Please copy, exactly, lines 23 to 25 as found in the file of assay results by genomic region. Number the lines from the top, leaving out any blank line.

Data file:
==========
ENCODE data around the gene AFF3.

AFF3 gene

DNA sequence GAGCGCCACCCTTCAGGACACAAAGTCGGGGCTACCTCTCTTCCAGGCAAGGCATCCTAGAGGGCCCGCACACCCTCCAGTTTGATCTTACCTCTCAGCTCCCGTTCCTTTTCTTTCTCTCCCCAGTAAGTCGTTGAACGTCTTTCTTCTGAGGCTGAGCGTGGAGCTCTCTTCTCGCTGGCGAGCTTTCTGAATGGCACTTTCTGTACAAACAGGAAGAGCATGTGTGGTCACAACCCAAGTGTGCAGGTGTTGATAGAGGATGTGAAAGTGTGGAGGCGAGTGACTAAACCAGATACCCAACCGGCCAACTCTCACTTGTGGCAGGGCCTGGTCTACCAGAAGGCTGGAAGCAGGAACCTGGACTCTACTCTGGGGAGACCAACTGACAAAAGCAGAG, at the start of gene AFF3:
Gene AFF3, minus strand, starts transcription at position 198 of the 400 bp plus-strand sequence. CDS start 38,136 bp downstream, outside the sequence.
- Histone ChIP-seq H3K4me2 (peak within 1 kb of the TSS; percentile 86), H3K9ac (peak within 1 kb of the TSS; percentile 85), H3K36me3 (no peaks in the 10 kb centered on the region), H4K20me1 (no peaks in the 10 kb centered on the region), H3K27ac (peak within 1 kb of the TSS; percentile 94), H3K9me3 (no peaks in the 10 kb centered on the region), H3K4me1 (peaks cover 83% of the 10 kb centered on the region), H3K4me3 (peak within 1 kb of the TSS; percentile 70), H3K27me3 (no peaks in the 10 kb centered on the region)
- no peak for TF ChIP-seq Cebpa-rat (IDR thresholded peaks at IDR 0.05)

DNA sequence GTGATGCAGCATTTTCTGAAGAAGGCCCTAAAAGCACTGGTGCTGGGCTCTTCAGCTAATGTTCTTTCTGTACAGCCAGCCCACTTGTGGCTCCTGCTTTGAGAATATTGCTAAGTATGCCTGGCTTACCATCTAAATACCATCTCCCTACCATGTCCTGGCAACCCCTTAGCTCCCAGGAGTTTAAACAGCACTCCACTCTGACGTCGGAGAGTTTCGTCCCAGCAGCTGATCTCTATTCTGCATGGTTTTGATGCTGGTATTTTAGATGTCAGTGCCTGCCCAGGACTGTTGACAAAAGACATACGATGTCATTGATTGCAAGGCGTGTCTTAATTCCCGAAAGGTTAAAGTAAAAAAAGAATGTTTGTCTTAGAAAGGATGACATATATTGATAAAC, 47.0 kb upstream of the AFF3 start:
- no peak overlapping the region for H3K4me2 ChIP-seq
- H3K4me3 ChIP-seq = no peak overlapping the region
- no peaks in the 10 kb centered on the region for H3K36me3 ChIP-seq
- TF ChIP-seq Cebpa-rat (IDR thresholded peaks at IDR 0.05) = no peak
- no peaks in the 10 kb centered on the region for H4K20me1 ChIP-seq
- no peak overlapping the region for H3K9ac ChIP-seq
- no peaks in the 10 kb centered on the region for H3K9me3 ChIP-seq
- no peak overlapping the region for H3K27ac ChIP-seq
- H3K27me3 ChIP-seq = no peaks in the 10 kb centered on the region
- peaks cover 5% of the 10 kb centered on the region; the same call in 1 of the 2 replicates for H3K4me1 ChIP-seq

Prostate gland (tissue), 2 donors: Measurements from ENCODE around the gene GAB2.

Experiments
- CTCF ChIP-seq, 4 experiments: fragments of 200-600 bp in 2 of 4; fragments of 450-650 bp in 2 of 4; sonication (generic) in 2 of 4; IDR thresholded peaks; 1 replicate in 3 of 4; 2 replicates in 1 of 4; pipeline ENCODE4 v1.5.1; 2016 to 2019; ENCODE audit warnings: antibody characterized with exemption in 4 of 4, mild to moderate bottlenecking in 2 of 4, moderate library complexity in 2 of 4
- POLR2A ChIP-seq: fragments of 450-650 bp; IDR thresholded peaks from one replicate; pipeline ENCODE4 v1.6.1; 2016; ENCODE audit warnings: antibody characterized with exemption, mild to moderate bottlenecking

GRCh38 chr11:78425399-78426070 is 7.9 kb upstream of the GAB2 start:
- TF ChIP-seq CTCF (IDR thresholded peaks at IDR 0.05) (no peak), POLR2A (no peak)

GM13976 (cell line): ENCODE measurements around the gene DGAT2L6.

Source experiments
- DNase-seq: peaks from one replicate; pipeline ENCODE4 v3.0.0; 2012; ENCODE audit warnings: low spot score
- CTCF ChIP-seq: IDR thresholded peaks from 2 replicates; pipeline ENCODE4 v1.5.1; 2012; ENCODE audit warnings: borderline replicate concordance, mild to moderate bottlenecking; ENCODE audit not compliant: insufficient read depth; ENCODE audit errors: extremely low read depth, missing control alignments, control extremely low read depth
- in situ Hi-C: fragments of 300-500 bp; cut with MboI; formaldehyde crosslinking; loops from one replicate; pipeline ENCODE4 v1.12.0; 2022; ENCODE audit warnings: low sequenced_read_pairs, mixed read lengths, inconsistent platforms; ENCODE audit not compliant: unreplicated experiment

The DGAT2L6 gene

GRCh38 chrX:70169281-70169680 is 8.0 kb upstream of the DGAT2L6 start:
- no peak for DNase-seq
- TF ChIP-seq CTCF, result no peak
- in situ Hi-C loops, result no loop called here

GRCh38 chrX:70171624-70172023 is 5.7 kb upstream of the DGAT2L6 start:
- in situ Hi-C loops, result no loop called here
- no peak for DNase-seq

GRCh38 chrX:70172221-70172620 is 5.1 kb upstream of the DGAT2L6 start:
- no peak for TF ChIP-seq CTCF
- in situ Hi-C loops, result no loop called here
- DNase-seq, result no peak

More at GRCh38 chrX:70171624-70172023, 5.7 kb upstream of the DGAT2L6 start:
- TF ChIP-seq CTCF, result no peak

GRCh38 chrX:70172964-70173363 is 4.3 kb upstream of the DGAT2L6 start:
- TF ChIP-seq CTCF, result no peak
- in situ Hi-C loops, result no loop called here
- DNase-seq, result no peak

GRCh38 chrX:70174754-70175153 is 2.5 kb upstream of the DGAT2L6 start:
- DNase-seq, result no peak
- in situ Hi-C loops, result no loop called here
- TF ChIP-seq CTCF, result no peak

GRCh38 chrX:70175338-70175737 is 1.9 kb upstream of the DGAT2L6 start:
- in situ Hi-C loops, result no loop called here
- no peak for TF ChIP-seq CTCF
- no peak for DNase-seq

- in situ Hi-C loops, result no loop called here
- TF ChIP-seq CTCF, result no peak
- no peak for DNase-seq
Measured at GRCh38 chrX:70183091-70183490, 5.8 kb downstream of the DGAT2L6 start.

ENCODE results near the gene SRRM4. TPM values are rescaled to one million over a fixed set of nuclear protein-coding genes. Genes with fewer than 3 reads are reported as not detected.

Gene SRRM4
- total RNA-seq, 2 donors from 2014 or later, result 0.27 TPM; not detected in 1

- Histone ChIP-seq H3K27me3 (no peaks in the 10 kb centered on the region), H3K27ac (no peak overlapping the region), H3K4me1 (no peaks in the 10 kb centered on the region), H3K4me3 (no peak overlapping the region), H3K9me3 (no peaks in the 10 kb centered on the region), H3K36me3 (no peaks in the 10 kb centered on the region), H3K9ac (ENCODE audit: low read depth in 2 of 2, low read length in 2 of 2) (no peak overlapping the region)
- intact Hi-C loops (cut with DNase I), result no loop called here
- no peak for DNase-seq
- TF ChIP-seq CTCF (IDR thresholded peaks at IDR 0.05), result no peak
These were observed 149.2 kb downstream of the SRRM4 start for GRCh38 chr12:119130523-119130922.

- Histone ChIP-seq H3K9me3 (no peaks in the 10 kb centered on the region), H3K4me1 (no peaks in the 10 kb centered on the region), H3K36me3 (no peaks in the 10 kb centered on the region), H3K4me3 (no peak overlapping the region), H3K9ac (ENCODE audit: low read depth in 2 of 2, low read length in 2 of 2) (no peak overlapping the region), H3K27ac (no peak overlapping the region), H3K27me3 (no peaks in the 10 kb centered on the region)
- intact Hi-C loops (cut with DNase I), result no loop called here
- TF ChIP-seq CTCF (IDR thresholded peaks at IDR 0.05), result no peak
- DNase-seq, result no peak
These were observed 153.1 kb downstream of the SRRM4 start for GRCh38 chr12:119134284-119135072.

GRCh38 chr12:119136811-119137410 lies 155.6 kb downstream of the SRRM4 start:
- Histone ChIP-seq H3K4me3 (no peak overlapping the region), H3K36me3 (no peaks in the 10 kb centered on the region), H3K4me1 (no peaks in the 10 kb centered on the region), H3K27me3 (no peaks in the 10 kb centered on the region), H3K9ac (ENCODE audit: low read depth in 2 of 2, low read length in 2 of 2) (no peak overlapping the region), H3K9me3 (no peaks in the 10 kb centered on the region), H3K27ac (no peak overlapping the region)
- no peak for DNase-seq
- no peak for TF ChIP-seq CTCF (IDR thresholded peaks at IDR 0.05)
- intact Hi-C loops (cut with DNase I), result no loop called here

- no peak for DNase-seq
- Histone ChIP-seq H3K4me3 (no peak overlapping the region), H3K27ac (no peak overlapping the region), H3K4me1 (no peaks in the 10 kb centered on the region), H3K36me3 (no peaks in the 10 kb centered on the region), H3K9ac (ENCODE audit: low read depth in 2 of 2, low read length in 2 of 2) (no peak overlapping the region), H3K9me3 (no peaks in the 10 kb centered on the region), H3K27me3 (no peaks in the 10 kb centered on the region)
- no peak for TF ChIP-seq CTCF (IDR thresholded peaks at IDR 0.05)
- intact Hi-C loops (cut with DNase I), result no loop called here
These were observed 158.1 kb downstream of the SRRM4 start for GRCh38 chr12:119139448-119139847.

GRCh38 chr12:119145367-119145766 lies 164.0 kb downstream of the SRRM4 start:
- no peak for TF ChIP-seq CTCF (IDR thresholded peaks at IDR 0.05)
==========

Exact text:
- TF ChIP-seq CTCF (IDR thresholded peaks at IDR 0.05) (no peak), POLR2A (no peak)

GM13976 (cell line): ENCODE measurements around the gene DGAT2L6.

Source experiments